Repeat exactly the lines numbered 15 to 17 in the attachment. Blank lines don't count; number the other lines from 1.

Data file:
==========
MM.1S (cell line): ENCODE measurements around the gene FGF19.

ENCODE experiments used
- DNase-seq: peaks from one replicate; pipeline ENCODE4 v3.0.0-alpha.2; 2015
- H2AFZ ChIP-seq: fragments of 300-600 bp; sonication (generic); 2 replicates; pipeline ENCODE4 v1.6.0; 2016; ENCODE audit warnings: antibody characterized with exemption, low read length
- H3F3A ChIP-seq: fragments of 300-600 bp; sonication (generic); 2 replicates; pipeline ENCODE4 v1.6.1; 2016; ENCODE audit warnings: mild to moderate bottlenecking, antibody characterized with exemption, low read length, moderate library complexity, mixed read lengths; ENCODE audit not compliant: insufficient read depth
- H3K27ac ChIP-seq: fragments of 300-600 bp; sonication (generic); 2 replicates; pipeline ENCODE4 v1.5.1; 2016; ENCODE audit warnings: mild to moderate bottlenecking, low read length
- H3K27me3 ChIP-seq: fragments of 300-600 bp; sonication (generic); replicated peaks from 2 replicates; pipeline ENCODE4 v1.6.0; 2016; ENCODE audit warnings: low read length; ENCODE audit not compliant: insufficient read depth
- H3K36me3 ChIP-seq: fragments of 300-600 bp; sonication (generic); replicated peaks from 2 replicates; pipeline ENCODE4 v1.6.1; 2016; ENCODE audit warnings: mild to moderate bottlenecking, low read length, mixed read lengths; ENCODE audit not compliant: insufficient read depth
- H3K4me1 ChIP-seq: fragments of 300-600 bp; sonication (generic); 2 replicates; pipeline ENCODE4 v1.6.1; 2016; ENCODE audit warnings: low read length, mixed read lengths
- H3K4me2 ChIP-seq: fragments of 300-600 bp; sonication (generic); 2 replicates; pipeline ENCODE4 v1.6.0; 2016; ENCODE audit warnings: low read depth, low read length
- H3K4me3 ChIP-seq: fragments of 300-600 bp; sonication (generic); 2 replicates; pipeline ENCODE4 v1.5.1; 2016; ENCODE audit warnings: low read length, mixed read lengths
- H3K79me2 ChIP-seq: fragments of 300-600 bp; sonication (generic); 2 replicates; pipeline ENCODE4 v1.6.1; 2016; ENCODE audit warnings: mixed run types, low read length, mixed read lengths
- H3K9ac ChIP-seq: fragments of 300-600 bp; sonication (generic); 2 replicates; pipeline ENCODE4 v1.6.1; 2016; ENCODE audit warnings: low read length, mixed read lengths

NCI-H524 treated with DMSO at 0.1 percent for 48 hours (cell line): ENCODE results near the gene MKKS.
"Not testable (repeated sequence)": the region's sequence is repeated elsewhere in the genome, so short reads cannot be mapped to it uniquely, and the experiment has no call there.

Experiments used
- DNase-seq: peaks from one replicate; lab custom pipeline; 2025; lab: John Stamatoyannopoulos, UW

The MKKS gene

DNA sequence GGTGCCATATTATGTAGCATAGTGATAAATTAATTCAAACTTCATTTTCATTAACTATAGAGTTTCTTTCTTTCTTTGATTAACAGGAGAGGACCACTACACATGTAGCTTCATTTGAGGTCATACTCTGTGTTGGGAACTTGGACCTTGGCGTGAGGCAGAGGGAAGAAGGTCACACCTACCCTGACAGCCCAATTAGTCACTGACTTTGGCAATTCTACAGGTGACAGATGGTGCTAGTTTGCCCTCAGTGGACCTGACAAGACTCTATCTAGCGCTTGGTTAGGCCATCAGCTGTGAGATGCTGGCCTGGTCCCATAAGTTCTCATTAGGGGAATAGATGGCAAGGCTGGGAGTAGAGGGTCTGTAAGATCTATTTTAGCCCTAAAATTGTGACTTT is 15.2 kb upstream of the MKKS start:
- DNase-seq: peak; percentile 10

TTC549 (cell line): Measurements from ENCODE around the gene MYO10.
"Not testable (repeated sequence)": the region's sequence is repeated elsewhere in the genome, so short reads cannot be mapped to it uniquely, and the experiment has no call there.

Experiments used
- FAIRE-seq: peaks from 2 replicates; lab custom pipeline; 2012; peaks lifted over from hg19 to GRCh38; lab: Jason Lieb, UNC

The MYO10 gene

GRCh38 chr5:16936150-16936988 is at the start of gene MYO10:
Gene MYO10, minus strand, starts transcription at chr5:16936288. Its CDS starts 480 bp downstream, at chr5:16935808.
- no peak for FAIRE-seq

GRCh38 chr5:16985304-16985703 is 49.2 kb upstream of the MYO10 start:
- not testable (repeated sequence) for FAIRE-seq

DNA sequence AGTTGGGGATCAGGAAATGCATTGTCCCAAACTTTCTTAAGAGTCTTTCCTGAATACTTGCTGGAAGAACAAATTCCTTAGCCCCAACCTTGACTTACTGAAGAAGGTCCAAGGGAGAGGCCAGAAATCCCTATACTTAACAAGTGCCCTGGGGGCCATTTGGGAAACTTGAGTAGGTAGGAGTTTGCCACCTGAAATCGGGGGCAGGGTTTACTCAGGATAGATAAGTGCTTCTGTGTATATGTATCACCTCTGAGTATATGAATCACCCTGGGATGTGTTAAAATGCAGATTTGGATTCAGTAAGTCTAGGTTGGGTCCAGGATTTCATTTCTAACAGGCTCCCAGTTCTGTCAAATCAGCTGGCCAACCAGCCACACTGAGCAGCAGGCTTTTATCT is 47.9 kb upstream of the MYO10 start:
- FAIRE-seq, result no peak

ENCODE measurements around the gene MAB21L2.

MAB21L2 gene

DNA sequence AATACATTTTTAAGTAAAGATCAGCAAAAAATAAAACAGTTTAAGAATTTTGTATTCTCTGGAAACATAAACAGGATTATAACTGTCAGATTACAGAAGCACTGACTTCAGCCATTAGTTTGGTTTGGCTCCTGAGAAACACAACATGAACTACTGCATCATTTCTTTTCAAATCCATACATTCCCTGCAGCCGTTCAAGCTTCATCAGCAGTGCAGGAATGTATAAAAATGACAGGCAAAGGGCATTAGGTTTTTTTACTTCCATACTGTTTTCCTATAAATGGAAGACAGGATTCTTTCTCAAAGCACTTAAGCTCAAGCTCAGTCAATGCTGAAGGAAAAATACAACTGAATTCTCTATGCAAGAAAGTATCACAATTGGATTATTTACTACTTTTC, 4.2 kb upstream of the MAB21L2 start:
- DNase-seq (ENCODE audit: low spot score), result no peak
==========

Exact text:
"Not testable (repeated sequence)": the region's sequence is repeated elsewhere in the genome, so short reads cannot be mapped to it uniquely, and the experiment has no call there.

Experiments used
- DNase-seq: peaks from one replicate; lab custom pipeline; 2025; lab: John Stamatoyannopoulos, UW